Tuesday, November 14, 2017

A view on the homeless situation from our northern neighbours in Ketchikan

Ketchikan also faces challenges
on housing issues, a look at
how one group is addressing them
As they settle in for their housing discussion tonight at Prince Rupert City Council, the council membership may want to take a few moments to see how our neighbours to the north are dealing with a similar situation of the need for shelter for those at the most risk.

Reverend Evelyn Erbele a representative of the Ketchikan Overnight shelter and Ketchikan Day Shelter appeared at a recent Ketchikan Council session to provide a snap shot of the use of the shelters in the community.

As part of her review, she noted for the members that in October the Overnight warming shelter had seen 47 individuals for a total of 255 visits through that month. 

The Ketchikan Shelter hosted 34 men and 15 women and is restricted to those who are 18 years of age and above. Those that seek shelter who have children under the age of 18 are directed to a pair of Alaska programs that are in place for emergency situations.

Some of the challenges that the Shelters face and how their operations work were explained, as well as the coding system that they use as those using the shelter are listed by, from those who walk in on their own, to those brought in by the police or other emergency services.

Reverend Erbele also noted the support of the larger Ketchikan community, making note in particular of the local Salvation Army and Ketchikan Community Indian elders groups who provide for meals for those that use the Overnight Shelter.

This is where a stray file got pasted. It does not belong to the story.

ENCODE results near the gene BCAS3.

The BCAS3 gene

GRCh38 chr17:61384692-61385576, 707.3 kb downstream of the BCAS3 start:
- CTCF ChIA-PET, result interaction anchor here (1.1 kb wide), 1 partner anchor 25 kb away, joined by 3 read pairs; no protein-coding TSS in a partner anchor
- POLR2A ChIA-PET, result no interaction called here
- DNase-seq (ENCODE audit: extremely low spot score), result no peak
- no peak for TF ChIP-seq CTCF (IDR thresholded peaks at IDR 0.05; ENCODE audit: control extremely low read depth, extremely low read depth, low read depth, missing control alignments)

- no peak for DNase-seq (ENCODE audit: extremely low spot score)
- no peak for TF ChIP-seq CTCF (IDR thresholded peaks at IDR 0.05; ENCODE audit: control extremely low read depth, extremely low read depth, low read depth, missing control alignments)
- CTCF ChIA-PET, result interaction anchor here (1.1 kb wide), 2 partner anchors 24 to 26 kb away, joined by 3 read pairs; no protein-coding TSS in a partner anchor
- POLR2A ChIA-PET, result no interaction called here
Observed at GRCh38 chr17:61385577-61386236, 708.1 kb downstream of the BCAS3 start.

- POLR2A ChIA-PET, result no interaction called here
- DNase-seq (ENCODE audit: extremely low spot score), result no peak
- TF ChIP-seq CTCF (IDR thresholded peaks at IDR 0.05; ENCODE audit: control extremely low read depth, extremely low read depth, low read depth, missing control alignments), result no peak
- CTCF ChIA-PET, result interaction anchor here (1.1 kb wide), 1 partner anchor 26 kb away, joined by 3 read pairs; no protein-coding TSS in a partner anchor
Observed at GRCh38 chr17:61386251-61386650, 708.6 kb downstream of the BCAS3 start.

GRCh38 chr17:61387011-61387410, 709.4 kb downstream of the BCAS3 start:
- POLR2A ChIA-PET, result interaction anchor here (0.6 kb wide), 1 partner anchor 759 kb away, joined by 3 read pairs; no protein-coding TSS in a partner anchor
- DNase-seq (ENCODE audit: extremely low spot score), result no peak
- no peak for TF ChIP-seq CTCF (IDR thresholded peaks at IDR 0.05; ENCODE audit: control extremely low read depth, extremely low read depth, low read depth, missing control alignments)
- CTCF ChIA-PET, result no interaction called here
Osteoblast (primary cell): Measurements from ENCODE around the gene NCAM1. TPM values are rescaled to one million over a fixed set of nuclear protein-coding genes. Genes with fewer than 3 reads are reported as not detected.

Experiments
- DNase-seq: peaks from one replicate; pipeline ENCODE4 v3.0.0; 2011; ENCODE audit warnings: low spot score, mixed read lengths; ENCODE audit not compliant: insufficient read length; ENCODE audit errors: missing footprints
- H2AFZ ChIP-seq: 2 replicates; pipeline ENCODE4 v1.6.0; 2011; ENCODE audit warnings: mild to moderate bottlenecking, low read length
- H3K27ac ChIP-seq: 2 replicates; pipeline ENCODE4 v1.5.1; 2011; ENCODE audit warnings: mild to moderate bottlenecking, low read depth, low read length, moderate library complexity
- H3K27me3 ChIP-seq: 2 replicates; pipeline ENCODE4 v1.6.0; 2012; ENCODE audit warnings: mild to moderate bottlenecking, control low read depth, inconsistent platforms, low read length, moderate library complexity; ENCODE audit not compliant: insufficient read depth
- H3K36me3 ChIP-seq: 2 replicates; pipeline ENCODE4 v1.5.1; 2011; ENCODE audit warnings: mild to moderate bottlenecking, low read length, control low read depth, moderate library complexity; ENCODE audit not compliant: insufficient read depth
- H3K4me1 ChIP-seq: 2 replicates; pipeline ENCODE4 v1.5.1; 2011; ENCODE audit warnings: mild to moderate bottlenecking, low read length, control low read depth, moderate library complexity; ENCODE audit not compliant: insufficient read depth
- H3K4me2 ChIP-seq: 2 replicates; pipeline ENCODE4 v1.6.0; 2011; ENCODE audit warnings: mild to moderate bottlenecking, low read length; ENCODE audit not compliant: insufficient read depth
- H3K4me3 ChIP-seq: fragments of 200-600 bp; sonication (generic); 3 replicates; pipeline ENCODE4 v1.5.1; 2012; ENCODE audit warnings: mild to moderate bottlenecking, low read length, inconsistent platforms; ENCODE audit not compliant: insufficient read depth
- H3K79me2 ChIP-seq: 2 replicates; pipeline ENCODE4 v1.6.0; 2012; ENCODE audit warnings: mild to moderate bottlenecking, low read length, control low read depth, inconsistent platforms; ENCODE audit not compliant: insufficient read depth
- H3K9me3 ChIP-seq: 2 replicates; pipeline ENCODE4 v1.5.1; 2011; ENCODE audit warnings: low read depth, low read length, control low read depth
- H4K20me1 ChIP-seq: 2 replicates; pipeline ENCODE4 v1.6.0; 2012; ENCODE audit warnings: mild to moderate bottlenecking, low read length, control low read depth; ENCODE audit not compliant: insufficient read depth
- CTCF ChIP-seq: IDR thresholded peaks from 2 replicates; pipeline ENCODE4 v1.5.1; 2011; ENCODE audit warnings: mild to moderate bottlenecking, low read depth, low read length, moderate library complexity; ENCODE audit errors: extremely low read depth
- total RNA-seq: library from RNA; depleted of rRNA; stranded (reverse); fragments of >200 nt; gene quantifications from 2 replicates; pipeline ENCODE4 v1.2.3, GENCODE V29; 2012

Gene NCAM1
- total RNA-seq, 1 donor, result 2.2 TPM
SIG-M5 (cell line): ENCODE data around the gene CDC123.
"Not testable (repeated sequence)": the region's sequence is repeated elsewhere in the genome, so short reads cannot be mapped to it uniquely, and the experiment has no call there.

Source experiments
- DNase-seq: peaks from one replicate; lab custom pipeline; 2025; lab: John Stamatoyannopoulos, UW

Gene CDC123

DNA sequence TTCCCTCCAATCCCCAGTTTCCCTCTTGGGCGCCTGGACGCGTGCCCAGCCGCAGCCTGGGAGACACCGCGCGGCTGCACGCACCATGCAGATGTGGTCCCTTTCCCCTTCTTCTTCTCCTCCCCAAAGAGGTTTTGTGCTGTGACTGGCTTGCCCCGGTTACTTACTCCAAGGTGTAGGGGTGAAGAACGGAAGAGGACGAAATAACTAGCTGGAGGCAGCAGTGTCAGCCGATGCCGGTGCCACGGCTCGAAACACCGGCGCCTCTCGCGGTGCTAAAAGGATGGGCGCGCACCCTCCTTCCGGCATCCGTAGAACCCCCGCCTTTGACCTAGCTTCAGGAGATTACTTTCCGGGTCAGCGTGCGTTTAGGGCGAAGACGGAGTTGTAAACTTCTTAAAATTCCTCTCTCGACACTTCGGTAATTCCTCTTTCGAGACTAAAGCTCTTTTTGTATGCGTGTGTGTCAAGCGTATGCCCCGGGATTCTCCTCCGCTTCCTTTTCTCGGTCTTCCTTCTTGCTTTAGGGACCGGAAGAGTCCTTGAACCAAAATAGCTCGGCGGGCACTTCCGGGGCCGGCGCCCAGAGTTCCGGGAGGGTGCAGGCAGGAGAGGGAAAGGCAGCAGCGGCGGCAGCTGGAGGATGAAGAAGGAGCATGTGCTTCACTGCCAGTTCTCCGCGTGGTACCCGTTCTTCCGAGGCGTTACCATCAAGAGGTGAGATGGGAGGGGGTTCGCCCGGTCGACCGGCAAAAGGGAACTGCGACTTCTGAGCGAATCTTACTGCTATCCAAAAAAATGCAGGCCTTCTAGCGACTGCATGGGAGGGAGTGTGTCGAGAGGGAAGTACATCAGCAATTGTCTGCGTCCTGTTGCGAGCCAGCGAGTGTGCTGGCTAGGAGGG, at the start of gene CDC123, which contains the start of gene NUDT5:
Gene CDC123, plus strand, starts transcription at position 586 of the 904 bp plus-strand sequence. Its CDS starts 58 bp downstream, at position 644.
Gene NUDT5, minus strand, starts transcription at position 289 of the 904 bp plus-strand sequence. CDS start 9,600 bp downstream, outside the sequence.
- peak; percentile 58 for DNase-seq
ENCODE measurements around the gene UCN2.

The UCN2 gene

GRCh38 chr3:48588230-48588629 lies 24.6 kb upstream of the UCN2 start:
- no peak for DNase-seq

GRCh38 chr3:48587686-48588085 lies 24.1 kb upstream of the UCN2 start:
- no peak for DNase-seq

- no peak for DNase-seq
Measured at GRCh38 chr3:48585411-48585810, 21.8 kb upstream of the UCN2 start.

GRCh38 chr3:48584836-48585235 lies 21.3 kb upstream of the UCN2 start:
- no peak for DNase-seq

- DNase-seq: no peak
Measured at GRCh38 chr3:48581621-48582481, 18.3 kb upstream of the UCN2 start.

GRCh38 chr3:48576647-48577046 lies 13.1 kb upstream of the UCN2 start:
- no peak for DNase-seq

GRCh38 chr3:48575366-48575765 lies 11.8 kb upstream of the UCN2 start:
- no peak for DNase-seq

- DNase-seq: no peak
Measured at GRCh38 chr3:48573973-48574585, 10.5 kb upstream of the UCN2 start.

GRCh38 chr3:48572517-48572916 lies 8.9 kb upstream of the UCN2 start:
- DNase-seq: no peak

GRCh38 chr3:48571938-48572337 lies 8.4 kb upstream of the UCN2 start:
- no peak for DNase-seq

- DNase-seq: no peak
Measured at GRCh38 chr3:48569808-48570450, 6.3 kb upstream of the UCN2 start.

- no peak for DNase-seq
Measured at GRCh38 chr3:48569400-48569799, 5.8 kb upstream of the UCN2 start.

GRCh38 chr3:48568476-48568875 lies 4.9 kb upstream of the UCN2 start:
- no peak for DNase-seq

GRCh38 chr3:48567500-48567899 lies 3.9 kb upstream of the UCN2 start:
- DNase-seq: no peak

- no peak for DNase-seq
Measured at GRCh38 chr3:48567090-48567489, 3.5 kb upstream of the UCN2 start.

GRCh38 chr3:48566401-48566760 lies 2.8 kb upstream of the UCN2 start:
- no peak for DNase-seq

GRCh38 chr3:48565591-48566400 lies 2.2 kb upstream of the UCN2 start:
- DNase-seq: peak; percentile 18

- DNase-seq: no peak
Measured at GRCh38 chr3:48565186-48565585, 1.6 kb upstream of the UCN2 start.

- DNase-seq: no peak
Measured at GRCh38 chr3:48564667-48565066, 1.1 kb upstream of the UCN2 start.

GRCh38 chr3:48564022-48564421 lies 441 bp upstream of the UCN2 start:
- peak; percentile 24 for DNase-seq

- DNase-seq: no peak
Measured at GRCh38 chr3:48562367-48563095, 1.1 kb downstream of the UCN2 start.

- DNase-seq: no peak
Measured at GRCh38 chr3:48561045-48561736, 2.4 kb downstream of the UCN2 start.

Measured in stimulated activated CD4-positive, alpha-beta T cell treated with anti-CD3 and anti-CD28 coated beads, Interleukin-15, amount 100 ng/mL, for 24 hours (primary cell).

As for the Day Shelter in the Alaskan City, 294 individuals made use of the Ketchikan option, making some 6,502 visits through the year to this point. They can access washroom facilities, a shower, food and receive information and assistance from those that work at the facility.

The shelters operate with four employees, with online training programs ongoing to assist staff members in the operation of the shelters and the programs that they operate out of them.

The Ketchikan facility is operated through some financial assistance from the City of Ketchikan, which approved a grant of 80,000 dollars in September to be put towards salaries and program operation. The group is also in the process of applying for State of Alaska mental health grants, as well as for Federal Assistance to assist their operations.

You can view the report to Ketchikan City Council from their Video Archive, it starts at the one minute, thirty six mark and carries through for close to fourteen minutes.

Public Radio's Leila Kheiry provided a bit of background to the presentation and the housing issues in Ketchikan with this report.

The Ketchikan shelter also has a Facebook page, which provides more items of note on how the community is approaching the issue of homelessness, and the level of support that they received from residents.

Some further background on the Day shelter operations and community support can be reviewed through this YouTube feature that the Ketchikan Church posted in 2013.

More notes on Prince Rupert's Housing situation and the increasing calls for affordable housing and shelter options can be reviewed from our Housing archive page here.

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